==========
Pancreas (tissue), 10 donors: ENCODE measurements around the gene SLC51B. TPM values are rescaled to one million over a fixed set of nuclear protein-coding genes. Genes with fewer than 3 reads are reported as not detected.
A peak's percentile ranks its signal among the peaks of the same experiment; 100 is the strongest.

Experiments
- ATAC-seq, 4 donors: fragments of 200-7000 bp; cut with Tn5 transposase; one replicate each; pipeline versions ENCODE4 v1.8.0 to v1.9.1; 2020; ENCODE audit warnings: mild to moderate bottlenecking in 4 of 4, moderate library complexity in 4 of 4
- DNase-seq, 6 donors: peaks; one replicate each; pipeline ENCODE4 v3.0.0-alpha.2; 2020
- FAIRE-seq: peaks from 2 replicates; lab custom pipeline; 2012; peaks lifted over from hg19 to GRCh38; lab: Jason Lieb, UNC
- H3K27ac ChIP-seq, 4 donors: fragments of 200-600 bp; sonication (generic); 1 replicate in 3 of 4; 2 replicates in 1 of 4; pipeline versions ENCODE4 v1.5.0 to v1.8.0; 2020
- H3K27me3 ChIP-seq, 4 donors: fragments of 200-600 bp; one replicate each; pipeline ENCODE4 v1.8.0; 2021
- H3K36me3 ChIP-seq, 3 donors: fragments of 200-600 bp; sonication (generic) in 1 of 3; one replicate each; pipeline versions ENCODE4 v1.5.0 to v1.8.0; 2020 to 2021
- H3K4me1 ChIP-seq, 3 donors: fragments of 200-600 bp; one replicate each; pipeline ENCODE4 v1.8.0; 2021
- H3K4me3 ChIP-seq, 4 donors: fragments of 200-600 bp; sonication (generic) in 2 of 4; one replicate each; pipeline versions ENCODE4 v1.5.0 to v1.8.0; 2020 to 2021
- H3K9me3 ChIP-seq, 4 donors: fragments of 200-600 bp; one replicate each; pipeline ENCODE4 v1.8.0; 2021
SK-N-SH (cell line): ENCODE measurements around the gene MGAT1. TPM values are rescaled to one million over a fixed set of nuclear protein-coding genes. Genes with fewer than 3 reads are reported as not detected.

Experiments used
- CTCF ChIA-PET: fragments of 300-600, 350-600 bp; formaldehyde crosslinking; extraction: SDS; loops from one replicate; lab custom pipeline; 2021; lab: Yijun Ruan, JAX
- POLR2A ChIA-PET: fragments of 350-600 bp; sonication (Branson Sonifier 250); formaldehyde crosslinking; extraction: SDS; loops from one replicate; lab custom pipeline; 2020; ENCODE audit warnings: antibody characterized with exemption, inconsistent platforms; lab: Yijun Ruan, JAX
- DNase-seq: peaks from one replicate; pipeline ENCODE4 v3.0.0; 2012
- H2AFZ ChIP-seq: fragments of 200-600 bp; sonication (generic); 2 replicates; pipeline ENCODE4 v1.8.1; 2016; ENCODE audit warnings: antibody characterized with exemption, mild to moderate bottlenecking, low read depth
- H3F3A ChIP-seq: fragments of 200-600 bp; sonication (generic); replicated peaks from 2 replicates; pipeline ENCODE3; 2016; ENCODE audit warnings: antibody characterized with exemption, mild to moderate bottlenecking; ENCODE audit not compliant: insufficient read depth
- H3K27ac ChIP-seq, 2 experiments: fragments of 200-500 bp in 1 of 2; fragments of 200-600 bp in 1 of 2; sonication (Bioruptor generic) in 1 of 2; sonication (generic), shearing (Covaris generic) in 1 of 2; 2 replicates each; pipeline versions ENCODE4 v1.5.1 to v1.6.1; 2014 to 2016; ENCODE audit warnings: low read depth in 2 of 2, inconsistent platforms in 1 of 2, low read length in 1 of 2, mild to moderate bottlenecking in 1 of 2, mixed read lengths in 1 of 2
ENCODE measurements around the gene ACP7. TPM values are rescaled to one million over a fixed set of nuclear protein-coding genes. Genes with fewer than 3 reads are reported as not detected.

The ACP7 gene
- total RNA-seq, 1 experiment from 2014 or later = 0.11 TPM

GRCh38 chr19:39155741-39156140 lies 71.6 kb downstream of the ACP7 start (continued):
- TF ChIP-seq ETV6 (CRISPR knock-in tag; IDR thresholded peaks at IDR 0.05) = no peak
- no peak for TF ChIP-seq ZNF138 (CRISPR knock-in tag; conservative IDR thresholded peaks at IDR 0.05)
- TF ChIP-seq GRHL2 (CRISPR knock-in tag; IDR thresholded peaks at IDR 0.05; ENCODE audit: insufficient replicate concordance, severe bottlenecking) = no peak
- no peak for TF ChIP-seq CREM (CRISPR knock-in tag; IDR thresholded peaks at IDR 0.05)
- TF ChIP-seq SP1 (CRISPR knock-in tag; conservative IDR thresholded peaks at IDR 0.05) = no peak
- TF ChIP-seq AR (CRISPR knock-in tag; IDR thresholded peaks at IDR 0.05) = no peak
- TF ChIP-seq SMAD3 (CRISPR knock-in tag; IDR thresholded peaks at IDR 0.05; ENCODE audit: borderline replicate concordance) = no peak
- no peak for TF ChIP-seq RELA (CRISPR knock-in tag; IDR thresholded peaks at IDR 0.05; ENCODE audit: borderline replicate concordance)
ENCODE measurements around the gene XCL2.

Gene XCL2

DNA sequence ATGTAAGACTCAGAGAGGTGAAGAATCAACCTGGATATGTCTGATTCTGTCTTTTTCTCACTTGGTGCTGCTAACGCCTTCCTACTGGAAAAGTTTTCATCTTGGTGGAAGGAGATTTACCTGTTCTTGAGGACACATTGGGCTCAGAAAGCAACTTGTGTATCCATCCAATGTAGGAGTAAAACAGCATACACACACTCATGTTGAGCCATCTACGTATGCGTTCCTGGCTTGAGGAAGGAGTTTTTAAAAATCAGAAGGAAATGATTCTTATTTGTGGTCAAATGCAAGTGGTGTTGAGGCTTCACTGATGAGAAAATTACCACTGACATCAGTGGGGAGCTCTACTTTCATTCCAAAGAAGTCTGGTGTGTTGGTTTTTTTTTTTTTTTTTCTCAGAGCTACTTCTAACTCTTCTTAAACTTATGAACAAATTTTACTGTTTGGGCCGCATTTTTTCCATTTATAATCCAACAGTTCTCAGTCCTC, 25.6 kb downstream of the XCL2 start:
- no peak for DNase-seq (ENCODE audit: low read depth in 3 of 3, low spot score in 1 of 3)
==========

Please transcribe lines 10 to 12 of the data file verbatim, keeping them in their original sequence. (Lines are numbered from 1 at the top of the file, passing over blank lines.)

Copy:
- H3K4me1 ChIP-seq, 3 donors: fragments of 200-600 bp; one replicate each; pipeline ENCODE4 v1.8.0; 2021
- H3K4me3 ChIP-seq, 4 donors: fragments of 200-600 bp; sonication (generic) in 2 of 4; one replicate each; pipeline versions ENCODE4 v1.5.0 to v1.8.0; 2020 to 2021
- H3K9me3 ChIP-seq, 4 donors: fragments of 200-600 bp; one replicate each; pipeline ENCODE4 v1.8.0; 2021